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Re: [K12OSN] Release cycle too fast



I might decide to try out Debian exactly because of
the long release cycle.  I maintain computers for a
lot of family members who have very basic needs.

Thanks to all for answering so many of my questions on
this topic.

-Rob

--- Jim McQuillan <jam mcquil com> wrote:

> Rob,
> 
> I really can't answer about Fedora, because I don't
> use it.  But I know
> you can do that with Debian.  Unfortunately, the
> release cycle for
> debian is so long :(
> 
> Jim McQuillan
> jam Ltsp org
> 
> 
> On Fri, 1 Apr 2005, Rob Owens wrote:
> 
> > Jim,
> >
> > Just to be clear, are you saying that I can apt or
> yum
> > from one release version and end up with the
> latest
> > release version?  for example, using yum to
> upgrade
> > from FC2 to FC3.
> >
> > -Rob
> >
> > --- Jim McQuillan <jam mcquil com> wrote:
> >
> > > Rob,
> > >
> > > What you've described below is exactly how apt
> works
> > > with debian.
> > >
> > > and I think that's how yum works on fedora.
> > >
> > > Jim McQuillan
> > > jam Ltsp org
> > >
> > >
> > > On Fri, 1 Apr 2005, Rob Owens wrote:
> > >
> > > > I realize that I'm asking for a lot, and I
> don't
> > > want
> > > > it interpreted as me being ungrateful.  I'm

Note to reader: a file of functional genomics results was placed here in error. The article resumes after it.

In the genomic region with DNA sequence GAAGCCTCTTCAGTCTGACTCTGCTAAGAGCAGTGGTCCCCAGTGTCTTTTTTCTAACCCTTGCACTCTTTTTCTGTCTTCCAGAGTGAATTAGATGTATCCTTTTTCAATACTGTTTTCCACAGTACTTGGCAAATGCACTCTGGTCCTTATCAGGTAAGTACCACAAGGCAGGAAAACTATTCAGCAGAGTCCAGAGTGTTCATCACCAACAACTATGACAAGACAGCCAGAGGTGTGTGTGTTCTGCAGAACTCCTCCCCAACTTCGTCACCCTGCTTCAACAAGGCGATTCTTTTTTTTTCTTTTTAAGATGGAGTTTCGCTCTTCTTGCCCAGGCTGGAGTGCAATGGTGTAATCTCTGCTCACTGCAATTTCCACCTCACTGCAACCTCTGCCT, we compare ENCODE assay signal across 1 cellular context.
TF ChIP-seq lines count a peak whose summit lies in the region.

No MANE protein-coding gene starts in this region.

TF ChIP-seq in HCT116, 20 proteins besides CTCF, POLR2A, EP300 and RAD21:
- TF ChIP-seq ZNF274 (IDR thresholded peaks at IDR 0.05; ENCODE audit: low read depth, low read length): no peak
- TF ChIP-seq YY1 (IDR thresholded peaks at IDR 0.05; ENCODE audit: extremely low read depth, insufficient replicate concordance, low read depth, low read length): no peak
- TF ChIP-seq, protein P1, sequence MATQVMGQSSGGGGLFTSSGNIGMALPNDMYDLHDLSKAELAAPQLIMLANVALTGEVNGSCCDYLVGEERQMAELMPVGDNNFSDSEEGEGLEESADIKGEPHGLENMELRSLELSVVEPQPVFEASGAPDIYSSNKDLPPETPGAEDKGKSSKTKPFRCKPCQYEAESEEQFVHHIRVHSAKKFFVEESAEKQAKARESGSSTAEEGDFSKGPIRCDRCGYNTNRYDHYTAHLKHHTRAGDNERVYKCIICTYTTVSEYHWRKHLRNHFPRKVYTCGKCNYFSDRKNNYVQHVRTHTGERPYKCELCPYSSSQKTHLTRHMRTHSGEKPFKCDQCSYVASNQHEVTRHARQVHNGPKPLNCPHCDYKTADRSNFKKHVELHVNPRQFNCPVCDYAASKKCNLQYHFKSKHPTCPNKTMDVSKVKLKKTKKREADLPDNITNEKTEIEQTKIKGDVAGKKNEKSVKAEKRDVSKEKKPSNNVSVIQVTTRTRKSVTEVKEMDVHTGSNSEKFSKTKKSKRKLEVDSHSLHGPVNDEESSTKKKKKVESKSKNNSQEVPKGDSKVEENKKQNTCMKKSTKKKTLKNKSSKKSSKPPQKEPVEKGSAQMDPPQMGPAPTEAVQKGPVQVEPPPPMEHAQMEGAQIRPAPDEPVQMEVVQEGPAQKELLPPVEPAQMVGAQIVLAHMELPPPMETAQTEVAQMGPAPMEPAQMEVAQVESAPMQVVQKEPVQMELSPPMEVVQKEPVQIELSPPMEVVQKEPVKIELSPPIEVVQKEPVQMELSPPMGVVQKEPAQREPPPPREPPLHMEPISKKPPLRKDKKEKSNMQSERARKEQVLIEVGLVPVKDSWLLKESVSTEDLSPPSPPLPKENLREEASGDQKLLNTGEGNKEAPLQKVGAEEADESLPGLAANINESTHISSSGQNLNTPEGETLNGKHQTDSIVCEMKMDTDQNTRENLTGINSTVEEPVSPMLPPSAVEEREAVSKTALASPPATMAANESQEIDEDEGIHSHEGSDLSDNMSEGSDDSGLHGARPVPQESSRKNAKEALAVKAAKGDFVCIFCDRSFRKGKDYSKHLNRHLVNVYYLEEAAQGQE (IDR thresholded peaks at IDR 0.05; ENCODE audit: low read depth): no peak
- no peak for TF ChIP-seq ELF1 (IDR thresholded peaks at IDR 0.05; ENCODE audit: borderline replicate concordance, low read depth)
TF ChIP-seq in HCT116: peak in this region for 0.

> just
> > > > trying to give input from the point of view of
> > > > somebody who is primarily a user, and not an
> > > > administrator.
> > > >
> > > > I realize that I can manually install
> packages,
> > > and
> > > > even source if I need to.  I've done it
> before,
> > > but
> > > > one of the really great things about linux is
> the
> > > > automatic dependency-checking installers like
> apt,
> > > > yum, urpmi (for Mandrake).  But keeping an old
> > > system
> > > > up to date without that would mean being on an
> > > email
> > > > list for every application that the old system
> > > runs so
> > > > I could keep informed of security updates.
> > > >
> > > > Thanks for the explanation of applications,
> > > libraries,
> > > > etc.  I'm still a bit confused about it.  I
> don't
> > > > understand why this situation is not possible:
> > > I'm
> > > > running FC1.  Application "xyz" needs
> updating,
> > > but no
> > > > packages are available because FC1 is
> unsupported.
> > > > yum xyz2 to get the updated package from the
> FC2
> > > > repository.  But xyz2 requires abc version 2. 
> My
> > > > system has abc version 1.  yum uninstalls
> xyz1,
> > > > uninstalls abc version 1, installs abc version
> 2,
> > > and
> > > > installs xyz.  Of course, it also has to take
> into
> > > > account what else depends on abc version 1 and
> > > upgrade
> > > > that to a version that can use abc version 2. 
> It
> > > gets
> > > > complicated, but isn't that what these
> packaging
> > > > systems are supposed to do?  Conceivably, with
> > > enough
> > > > updates, my FC1 system could become FC2.  At
> least
> > > > that's the way it seems to me, so tell me why
> I'm
> > > > wrong.  (I'm sure I am, otherwise we'd already